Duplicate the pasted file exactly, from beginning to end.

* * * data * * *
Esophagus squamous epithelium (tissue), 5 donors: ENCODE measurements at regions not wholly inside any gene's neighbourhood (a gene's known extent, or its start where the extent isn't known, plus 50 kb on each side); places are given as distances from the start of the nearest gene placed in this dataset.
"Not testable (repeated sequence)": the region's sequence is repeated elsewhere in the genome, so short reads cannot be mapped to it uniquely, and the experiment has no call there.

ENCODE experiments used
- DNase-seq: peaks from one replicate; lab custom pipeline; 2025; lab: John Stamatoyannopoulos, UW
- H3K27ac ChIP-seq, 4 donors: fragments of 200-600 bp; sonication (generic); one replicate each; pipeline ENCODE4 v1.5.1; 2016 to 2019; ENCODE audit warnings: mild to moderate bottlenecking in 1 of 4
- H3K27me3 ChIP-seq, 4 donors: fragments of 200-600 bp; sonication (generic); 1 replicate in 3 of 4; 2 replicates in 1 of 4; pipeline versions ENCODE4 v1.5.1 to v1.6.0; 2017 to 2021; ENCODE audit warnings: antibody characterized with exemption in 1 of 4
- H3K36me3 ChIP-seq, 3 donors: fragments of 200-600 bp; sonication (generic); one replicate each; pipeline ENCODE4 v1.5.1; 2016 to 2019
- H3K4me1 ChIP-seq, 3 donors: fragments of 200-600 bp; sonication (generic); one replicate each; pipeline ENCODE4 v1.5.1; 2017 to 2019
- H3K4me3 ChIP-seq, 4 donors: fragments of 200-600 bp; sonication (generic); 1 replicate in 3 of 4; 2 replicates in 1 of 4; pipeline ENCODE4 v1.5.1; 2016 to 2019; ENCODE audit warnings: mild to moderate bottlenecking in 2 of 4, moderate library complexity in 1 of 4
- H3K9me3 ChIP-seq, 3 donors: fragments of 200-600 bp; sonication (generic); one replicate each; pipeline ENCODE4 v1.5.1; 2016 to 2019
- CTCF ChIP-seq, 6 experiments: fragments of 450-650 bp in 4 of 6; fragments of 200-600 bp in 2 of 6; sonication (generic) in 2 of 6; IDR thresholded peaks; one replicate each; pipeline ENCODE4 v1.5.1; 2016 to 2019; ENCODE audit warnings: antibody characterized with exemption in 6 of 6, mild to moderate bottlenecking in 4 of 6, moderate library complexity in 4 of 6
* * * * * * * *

Esophagus squamous epithelium (tissue), 5 donors: ENCODE measurements at regions not wholly inside any gene's neighbourhood (a gene's known extent, or its start where the extent isn't known, plus 50 kb on each side); places are given as distances from the start of the nearest gene placed in this dataset.
"Not testable (repeated sequence)": the region's sequence is repeated elsewhere in the genome, so short reads cannot be mapped to it uniquely, and the experiment has no call there.

ENCODE experiments used
- DNase-seq: peaks from one replicate; lab custom pipeline; 2025; lab: John Stamatoyannopoulos, UW
- H3K27ac ChIP-seq, 4 donors: fragments of 200-600 bp; sonication (generic); one replicate each; pipeline ENCODE4 v1.5.1; 2016 to 2019; ENCODE audit warnings: mild to moderate bottlenecking in 1 of 4
- H3K27me3 ChIP-seq, 4 donors: fragments of 200-600 bp; sonication (generic); 1 replicate in 3 of 4; 2 replicates in 1 of 4; pipeline versions ENCODE4 v1.5.1 to v1.6.0; 2017 to 2021; ENCODE audit warnings: antibody characterized with exemption in 1 of 4
- H3K36me3 ChIP-seq, 3 donors: fragments of 200-600 bp; sonication (generic); one replicate each; pipeline ENCODE4 v1.5.1; 2016 to 2019
- H3K4me1 ChIP-seq, 3 donors: fragments of 200-600 bp; sonication (generic); one replicate each; pipeline ENCODE4 v1.5.1; 2017 to 2019
- H3K4me3 ChIP-seq, 4 donors: fragments of 200-600 bp; sonication (generic); 1 replicate in 3 of 4; 2 replicates in 1 of 4; pipeline ENCODE4 v1.5.1; 2016 to 2019; ENCODE audit warnings: mild to moderate bottlenecking in 2 of 4, moderate library complexity in 1 of 4
- H3K9me3 ChIP-seq, 3 donors: fragments of 200-600 bp; sonication (generic); one replicate each; pipeline ENCODE4 v1.5.1; 2016 to 2019
- CTCF ChIP-seq, 6 experiments: fragments of 450-650 bp in 4 of 6; fragments of 200-600 bp in 2 of 6; sonication (generic) in 2 of 6; IDR thresholded peaks; one replicate each; pipeline ENCODE4 v1.5.1; 2016 to 2019; ENCODE audit warnings: antibody characterized with exemption in 6 of 6, mild to moderate bottlenecking in 4 of 6, moderate library complexity in 4 of 6